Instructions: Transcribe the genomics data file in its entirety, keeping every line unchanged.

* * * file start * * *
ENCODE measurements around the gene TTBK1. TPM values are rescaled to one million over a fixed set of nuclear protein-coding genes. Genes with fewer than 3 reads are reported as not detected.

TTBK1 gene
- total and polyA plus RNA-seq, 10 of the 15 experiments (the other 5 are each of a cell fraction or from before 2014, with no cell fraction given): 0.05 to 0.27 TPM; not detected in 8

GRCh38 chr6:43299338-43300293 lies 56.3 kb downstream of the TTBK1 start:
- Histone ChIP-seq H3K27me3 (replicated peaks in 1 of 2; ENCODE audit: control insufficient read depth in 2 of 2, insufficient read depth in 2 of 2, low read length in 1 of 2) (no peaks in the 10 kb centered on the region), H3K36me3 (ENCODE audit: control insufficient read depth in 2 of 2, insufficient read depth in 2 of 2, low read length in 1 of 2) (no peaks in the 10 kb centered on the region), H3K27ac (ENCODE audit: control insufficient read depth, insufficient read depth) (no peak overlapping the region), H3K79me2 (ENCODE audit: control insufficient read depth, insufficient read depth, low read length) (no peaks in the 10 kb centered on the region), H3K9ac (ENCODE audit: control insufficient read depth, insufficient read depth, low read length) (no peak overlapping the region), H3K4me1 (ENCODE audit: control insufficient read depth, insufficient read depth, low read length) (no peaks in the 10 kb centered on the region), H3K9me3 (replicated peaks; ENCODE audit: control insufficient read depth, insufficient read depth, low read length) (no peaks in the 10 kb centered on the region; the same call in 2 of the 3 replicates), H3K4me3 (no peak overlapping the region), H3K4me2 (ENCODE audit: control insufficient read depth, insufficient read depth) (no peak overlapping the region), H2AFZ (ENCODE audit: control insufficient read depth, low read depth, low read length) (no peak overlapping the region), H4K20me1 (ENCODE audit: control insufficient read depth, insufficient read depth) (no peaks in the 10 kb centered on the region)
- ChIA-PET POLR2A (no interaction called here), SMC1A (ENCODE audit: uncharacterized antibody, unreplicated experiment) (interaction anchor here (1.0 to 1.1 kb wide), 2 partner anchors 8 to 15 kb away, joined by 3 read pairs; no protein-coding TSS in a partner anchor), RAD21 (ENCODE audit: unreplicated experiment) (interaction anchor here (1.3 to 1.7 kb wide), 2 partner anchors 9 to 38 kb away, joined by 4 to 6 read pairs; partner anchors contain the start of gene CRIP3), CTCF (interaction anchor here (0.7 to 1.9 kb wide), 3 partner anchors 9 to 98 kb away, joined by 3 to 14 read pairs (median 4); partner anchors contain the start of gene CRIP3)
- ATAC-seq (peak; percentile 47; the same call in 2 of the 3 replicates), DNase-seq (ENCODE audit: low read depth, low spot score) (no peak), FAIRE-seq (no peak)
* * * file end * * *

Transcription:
ENCODE measurements around the gene TTBK1. TPM values are rescaled to one million over a fixed set of nuclear protein-coding genes. Genes with fewer than 3 reads are reported as not detected.

TTBK1 gene
- total and polyA plus RNA-seq, 10 of the 15 experiments (the other 5 are each of a cell fraction or from before 2014, with no cell fraction given): 0.05 to 0.27 TPM; not detected in 8

GRCh38 chr6:43299338-43300293 lies 56.3 kb downstream of the TTBK1 start:
- Histone ChIP-seq H3K27me3 (replicated peaks in 1 of 2; ENCODE audit: control insufficient read depth in 2 of 2, insufficient read depth in 2 of 2, low read length in 1 of 2) (no peaks in the 10 kb centered on the region), H3K36me3 (ENCODE audit: control insufficient read depth in 2 of 2, insufficient read depth in 2 of 2, low read length in 1 of 2) (no peaks in the 10 kb centered on the region), H3K27ac (ENCODE audit: control insufficient read depth, insufficient read depth) (no peak overlapping the region), H3K79me2 (ENCODE audit: control insufficient read depth, insufficient read depth, low read length) (no peaks in the 10 kb centered on the region), H3K9ac (ENCODE audit: control insufficient read depth, insufficient read depth, low read length) (no peak overlapping the region), H3K4me1 (ENCODE audit: control insufficient read depth, insufficient read depth, low read length) (no peaks in the 10 kb centered on the region), H3K9me3 (replicated peaks; ENCODE audit: control insufficient read depth, insufficient read depth, low read length) (no peaks in the 10 kb centered on the region; the same call in 2 of the 3 replicates), H3K4me3 (no peak overlapping the region), H3K4me2 (ENCODE audit: control insufficient read depth, insufficient read depth) (no peak overlapping the region), H2AFZ (ENCODE audit: control insufficient read depth, low read depth, low read length) (no peak overlapping the region), H4K20me1 (ENCODE audit: control insufficient read depth, insufficient read depth) (no peaks in the 10 kb centered on the region)
- ChIA-PET POLR2A (no interaction called here), SMC1A (ENCODE audit: uncharacterized antibody, unreplicated experiment) (interaction anchor here (1.0 to 1.1 kb wide), 2 partner anchors 8 to 15 kb away, joined by 3 read pairs; no protein-coding TSS in a partner anchor), RAD21 (ENCODE audit: unreplicated experiment) (interaction anchor here (1.3 to 1.7 kb wide), 2 partner anchors 9 to 38 kb away, joined by 4 to 6 read pairs; partner anchors contain the start of gene CRIP3), CTCF (interaction anchor here (0.7 to 1.9 kb wide), 3 partner anchors 9 to 98 kb away, joined by 3 to 14 read pairs (median 4); partner anchors contain the start of gene CRIP3)
- ATAC-seq (peak; percentile 47; the same call in 2 of the 3 replicates), DNase-seq (ENCODE audit: low read depth, low spot score) (no peak), FAIRE-seq (no peak)